Mon | Aug 21, 2017

The Wright View | Sport academies needed in Jamaica

Published:Wednesday | February 15, 2017 | 2:00 AMDr Paul Wright
Members of Jamaica’s Under-17 team going through their paces in a recent training session.
Calabar’s star sprinter, Christopher Taylor.
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By its very nature, sport is structured so that winning is the goal, the reason for playing. It is said that in youth sport, the effort to prepare and the desire to compete should take precedence over a comparative score. Children should be taught that the 'score' at the end is not the best indicator of success. At every level of sports in schools, children face both winning and losing. How we teach them to deal with both will determine their continued improvement, develop their humility, and provide them with the ability to see that there is more to life than 'winning'. Unfortunately, school sports in Jamaica, has been reduced to winning at all costs, which has led to the ultimately defeatist practice of 'recruiting'. Recruiting in Jamaican schools is done very simply: to win. This practice is recognised by the authorities as 'bad', and rules are constantly being introduced and modified in an effort to stop this practice. However, recruiting continues as brand-name schools constantly raid smaller and not-so-well-known institutions of learning, removing any child with a particular sporting talent, 'to improve their chances of becoming champions.' This philosophy blithely ignores the many instances of children from so-called 'no-name' schools completing their sporting career at those schools and going on to becoming national champions. One of the dangers of recruiting is the concentration on the child's particular athletic skill, to the detriment of their educational well-being, considering that the whole purpose of school is to prepare our children for life in the adult world with all its ups and downs. What is needed is a comprehensive review of the life after school of children who had changed schools for mainly sport reasons. Did they become sport stars who made an impact in the sport of their choice, either here or abroad? Or are they now struggling to make ends meet, while ruing the choice made for them as children by coaches and past students? As one of those who believe that recruiting for sport purposes is just wrong, I am not alone in submitting an alternative. That alternative is sport academies! These institutions would be where children with proven skill/talent for a particular sport would be admitted and have their talent/skill honed and improved, while getting lessons in the three 'Rs' reading, (w)riting, and (a)rithmetic.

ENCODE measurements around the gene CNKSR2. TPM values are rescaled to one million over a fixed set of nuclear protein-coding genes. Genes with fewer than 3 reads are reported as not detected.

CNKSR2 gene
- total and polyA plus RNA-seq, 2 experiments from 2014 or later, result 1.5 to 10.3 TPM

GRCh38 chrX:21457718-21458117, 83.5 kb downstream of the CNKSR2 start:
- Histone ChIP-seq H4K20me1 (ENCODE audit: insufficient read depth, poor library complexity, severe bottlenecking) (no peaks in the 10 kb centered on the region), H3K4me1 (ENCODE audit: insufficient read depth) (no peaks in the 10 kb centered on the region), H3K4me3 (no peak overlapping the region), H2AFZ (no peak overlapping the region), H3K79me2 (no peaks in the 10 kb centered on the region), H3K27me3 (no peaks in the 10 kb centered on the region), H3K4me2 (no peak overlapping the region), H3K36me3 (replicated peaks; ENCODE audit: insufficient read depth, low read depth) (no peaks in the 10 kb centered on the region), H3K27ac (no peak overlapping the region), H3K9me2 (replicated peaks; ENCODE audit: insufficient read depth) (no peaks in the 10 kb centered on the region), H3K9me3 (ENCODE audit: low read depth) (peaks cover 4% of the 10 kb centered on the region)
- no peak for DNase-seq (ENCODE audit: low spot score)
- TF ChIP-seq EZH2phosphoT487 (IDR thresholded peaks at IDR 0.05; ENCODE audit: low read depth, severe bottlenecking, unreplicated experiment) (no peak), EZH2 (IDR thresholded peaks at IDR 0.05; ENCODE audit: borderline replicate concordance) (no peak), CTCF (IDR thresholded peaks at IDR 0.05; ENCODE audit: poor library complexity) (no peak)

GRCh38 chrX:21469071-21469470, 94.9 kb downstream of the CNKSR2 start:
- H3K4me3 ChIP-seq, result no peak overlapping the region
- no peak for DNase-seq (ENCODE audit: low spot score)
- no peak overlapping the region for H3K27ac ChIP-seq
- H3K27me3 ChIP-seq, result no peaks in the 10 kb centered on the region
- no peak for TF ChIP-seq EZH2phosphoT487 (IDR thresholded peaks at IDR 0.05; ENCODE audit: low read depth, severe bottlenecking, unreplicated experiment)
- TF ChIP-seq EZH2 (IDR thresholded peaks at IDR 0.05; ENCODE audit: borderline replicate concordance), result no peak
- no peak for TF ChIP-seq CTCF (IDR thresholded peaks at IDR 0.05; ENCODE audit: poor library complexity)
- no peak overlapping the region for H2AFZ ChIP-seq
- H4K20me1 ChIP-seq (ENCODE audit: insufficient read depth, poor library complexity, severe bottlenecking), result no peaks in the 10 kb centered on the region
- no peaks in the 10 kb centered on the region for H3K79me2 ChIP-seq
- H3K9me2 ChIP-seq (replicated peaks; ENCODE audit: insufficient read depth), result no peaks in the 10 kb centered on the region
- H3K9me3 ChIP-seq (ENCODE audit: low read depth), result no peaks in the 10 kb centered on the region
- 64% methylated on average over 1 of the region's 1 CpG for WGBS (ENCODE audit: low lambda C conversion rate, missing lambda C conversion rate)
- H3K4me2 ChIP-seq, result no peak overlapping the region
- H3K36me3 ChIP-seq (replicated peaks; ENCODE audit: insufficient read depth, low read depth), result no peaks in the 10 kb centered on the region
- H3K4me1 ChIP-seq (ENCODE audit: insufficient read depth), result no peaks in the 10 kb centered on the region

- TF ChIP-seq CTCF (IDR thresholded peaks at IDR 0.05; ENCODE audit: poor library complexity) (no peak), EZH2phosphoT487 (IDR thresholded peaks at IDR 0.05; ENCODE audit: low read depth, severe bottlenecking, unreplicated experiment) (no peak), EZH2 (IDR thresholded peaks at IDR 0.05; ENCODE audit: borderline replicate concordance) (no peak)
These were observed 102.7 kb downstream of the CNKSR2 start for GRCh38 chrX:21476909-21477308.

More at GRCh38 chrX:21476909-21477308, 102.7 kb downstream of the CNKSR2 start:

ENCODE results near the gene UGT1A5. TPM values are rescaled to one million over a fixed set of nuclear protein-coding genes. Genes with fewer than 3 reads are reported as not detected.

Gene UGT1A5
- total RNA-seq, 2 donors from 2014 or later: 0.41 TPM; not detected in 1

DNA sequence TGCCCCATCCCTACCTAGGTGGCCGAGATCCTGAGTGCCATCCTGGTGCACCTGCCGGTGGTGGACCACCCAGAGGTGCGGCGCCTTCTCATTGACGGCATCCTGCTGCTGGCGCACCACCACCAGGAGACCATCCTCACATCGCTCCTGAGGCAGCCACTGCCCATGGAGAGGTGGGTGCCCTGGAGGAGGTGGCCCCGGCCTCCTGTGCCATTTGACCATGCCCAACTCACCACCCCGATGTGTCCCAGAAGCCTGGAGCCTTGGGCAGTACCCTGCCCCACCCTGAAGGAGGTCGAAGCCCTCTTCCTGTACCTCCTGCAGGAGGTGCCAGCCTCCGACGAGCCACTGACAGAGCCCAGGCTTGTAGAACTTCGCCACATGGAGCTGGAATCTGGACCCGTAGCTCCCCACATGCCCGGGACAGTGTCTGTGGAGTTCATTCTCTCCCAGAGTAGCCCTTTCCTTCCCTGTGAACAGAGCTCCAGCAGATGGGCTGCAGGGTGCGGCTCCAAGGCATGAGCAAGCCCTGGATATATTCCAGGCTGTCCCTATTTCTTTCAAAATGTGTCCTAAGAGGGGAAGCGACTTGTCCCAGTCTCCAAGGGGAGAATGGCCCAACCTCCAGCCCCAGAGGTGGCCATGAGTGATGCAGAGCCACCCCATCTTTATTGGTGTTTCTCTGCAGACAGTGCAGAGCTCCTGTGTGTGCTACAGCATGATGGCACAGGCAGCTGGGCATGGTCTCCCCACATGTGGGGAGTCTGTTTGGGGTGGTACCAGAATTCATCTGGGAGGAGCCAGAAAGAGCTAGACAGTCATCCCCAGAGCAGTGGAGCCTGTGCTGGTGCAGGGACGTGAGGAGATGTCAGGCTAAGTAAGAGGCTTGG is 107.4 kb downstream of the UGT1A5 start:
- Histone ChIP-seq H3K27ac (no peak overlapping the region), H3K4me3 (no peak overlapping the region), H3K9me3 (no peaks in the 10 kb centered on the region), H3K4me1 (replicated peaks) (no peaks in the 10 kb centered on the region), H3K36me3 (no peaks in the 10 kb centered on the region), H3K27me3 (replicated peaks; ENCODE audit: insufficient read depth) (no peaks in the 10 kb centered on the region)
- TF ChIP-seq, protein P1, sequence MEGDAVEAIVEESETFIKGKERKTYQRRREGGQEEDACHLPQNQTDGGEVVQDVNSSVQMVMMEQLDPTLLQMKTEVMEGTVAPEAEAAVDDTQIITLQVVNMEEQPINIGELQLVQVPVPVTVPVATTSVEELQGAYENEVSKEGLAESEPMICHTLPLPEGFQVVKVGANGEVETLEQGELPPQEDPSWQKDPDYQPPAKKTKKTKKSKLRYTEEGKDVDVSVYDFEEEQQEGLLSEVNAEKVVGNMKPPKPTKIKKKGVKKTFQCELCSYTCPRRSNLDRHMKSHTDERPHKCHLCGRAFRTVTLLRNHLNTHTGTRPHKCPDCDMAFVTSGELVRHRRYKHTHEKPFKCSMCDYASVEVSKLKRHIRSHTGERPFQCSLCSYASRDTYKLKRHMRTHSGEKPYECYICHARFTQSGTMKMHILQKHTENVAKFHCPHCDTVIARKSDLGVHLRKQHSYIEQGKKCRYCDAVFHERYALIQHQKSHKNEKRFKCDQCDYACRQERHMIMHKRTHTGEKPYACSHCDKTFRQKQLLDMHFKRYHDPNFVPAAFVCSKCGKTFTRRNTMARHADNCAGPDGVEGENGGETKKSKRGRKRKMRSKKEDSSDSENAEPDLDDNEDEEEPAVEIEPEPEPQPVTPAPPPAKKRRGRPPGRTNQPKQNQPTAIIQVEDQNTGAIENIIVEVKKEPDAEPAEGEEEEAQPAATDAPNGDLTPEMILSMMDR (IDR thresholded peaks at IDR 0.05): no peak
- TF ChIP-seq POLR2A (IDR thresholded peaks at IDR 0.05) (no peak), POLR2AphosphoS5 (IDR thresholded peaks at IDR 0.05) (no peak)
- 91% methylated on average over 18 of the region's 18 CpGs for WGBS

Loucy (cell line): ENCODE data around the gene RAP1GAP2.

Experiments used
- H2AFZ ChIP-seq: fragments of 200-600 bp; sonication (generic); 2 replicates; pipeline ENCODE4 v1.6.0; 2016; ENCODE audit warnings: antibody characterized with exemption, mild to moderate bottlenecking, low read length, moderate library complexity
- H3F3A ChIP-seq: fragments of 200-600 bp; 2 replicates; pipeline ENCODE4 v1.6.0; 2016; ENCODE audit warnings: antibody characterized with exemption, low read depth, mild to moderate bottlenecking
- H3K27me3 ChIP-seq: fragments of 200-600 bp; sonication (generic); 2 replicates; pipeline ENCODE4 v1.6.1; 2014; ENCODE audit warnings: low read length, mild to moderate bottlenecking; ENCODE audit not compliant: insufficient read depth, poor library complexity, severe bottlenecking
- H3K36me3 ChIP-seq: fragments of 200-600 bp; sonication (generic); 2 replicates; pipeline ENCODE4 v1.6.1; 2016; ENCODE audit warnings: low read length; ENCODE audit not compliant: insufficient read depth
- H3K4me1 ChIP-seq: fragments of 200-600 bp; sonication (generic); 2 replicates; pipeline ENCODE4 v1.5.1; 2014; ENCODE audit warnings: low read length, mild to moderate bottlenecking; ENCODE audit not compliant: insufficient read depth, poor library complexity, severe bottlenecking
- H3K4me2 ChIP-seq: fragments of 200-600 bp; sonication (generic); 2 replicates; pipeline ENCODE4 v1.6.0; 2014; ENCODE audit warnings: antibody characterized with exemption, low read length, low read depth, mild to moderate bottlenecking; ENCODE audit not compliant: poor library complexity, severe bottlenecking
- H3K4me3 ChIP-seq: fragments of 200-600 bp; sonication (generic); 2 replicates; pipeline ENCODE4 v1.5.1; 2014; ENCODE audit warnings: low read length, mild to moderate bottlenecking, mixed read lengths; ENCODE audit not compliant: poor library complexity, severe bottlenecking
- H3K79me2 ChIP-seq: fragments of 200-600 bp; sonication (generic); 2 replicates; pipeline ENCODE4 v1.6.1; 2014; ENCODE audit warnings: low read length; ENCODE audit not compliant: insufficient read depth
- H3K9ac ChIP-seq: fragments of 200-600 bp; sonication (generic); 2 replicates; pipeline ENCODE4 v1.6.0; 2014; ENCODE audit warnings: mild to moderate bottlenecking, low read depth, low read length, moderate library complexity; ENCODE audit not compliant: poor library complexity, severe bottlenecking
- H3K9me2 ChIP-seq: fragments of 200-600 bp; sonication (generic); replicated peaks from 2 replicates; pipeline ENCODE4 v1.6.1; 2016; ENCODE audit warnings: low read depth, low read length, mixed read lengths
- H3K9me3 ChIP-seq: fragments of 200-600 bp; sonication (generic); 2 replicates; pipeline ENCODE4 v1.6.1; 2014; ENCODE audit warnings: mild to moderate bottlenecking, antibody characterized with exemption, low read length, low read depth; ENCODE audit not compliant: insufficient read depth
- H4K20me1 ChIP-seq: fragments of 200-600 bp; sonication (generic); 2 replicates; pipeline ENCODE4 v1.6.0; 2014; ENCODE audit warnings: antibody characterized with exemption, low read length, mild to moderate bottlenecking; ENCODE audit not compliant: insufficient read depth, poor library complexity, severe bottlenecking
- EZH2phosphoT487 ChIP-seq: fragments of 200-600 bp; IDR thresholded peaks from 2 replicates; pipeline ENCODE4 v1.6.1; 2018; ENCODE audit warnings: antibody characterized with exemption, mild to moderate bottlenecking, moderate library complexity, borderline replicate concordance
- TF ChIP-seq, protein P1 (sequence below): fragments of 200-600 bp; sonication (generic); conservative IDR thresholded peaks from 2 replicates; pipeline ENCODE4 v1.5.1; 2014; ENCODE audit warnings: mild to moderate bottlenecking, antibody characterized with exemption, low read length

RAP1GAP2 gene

TRAINING CAMP

 

Head coach of the Under-17 Reggae Boyz, Andrew Edwards, has announced that his 'pet' request has finally been granted: A 32-player residential camp, which will ensure that the boys in this camp will have a full range of activities including, "training sessions, gym training, mental-skills training, social activities, team-building activities, and full academic tutelage of the players". This is an excellent idea, and my information is that the parents of these boys are in full agreement with this arrangement. As more and more corporate bodies are moving into the sponsorship of children sports, it is my hope that some of the cash and kind being put up for winning could be diverted into building and developing sport academies, where not only footballers with skill and talent will be housed and taught 'life skills' as outlined in the Under-17 Reggae Boyz experiment. Can you imagine track and field, Cricket, netball, and swimming academies springing up across the island, where our best-of-the-best children could be prepared for international competition and exposure? The main obstacle with my suggestion is the 'fact' that in the present culture of school sports and competition, no brand-name school would allow any of their stars to be 'recruited' to such an academy, potentially denying the affected school the possibility of the child representing them in competitions. The year 2017 has begun with a concerted effort from the Inter-Secondary Schools Sports Association (ISSA) to regain control of school sports from coaches and past students! Let us hope that this new-found determination to protect the future of our children remains the main focus of ISSA and that, in conjunction with corporate giants of industry, sport academies can become a reality.